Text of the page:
I've sold green horses and Mundi ponies. I do like them when I take them on, then often come to love them, but that doesn't mean I had ever taken them on with the intention of keeping them? I've also taken on problematic horses, assessed (IMO) and then delivered them straight to a place I know they won't come back from. I do not try and pass on dangerous horses to someone who is probably more experienced than me - as that (hypothetical) person is probably overloaded already :(

    I have horses that I am committed to, those I've bred (bar the 2011 foalie), and others will come and go in the meantime. They do get sent off with an education and resume...because, like humans, your chances in the big, wide World are considerably lessened without those two things :)
    Last edited: May 15, 2012
  13. Go the Distance

    Go the Distance Well-known Member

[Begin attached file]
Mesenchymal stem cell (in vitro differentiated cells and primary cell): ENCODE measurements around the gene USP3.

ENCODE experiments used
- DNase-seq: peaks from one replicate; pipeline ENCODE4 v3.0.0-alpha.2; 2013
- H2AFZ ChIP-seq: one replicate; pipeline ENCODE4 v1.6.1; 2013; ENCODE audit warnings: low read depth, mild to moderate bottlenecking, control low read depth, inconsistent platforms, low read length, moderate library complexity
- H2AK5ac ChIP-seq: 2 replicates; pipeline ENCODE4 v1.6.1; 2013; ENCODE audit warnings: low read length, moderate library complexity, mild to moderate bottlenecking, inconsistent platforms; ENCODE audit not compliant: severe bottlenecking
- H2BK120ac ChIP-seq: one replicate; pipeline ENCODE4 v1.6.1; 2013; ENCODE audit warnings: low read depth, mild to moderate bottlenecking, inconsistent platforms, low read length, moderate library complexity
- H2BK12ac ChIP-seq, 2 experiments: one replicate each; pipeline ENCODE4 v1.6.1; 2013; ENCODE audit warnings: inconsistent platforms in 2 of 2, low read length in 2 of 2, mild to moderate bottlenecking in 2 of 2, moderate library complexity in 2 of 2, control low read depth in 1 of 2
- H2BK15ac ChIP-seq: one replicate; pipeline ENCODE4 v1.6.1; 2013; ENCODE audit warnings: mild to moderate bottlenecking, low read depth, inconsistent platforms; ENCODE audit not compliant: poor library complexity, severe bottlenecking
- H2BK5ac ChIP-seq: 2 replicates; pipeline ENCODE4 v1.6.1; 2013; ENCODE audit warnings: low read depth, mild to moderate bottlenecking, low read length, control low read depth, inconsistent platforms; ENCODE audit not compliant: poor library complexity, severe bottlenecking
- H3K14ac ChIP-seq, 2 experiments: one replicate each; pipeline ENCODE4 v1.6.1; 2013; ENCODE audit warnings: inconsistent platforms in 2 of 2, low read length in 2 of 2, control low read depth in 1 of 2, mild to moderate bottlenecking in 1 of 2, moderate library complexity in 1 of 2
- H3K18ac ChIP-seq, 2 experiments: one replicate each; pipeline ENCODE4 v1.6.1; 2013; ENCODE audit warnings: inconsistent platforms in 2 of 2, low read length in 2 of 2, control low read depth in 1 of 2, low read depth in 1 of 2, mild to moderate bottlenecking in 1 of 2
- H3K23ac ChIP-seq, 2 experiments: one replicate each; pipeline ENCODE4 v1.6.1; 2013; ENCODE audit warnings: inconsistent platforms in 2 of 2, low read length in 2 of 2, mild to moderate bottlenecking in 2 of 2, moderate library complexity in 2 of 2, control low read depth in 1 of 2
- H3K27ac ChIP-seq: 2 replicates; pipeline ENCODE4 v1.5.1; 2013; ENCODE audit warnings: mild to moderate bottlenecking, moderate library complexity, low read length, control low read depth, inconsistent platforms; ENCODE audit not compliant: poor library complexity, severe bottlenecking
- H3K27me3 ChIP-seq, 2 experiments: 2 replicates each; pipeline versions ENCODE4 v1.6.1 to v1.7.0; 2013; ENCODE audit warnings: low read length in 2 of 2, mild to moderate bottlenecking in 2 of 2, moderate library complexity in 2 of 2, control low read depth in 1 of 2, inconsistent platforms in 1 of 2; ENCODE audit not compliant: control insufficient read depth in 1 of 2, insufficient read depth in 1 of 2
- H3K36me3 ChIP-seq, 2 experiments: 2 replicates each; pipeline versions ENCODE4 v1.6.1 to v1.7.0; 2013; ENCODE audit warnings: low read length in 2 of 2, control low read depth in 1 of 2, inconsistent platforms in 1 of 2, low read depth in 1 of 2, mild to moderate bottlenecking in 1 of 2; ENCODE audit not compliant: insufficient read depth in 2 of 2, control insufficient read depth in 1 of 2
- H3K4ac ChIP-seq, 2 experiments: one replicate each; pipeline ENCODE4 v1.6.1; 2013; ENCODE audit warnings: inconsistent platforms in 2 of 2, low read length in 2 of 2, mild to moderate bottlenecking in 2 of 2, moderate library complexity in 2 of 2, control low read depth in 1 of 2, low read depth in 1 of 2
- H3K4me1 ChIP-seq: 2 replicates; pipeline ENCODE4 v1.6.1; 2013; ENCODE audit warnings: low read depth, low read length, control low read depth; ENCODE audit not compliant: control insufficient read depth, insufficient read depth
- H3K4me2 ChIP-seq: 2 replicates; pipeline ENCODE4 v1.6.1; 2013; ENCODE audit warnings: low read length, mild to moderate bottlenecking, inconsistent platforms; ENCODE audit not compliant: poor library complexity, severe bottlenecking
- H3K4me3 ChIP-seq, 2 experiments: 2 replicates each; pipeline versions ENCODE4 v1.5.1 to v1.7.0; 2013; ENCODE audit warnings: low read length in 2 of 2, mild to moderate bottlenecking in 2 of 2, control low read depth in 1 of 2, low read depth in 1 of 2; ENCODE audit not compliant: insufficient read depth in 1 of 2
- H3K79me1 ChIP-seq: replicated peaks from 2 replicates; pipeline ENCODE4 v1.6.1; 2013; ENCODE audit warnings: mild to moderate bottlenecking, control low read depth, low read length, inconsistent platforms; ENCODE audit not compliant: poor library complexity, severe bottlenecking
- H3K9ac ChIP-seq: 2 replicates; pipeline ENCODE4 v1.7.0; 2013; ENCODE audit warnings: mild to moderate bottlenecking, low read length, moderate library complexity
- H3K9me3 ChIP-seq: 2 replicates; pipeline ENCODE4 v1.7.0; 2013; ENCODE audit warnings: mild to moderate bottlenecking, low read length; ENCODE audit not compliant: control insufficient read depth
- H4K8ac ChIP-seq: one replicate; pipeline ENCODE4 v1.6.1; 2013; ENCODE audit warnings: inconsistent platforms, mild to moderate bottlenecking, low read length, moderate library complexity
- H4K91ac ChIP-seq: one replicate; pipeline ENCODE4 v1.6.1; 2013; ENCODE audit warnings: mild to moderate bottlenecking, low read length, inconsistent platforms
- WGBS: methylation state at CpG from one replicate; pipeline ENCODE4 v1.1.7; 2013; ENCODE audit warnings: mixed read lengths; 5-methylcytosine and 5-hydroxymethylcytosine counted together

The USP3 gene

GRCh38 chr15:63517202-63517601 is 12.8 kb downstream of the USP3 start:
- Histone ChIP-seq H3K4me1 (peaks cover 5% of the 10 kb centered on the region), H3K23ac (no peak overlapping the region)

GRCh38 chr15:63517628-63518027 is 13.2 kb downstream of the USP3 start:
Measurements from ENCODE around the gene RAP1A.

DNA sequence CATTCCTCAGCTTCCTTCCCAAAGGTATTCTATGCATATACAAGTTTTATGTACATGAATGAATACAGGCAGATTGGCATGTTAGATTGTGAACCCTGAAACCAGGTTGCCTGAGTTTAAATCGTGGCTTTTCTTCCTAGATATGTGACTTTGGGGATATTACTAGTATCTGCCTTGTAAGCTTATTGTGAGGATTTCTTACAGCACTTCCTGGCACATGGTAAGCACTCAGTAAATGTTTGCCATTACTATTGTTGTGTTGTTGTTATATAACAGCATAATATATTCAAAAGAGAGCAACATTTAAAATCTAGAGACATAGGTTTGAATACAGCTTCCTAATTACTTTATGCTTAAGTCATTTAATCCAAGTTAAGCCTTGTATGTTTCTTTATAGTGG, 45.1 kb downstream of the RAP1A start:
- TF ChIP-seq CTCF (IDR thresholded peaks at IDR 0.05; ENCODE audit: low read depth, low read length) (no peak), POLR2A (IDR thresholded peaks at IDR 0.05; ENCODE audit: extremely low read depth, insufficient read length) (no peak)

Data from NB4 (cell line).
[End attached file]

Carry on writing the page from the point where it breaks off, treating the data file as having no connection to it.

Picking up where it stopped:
Yes I agree Wattle I am cynical but also a realist. I suppose for me it was quite a surprise to see so many for sale at once. Which is probably why I never usually venture into the world of buying and selling or even looking at what is for sale as inevitably it saddens me. I think too like anything ignorance is bliss.

    If you don't really know how much work is required to 'fix' all these things then you don't get overwelmed by it OR if you have the same buying and selling mentality then you don't see it as a problem. Please don't think this is directed at anyone personally but it is true that there is that mentality in the horse world. If I change horses then it will be better.

    For example never in a million years could I go to a Mundi sale and buy a horse because I would want to bring them all home. It is just the way of the world I guess. One has to accept that these things happen';'. Not just with horses but also other animals and I have to say even children.
  14. nimetyau

    nimetyau Well-known Member

    I suppose that is why I couldn't find the same ads as you. I am used to seeing lots of horses for sale from various ages to stages of education. It is becoming quite the norm I guess for OTTB to be advertised either for re-educating under saddle or a broodmare. They are now often not that cheap. I think sometimes its the cheap ones you should be watching out for if you are buying as they can generally be from someone trying to make a quick buck.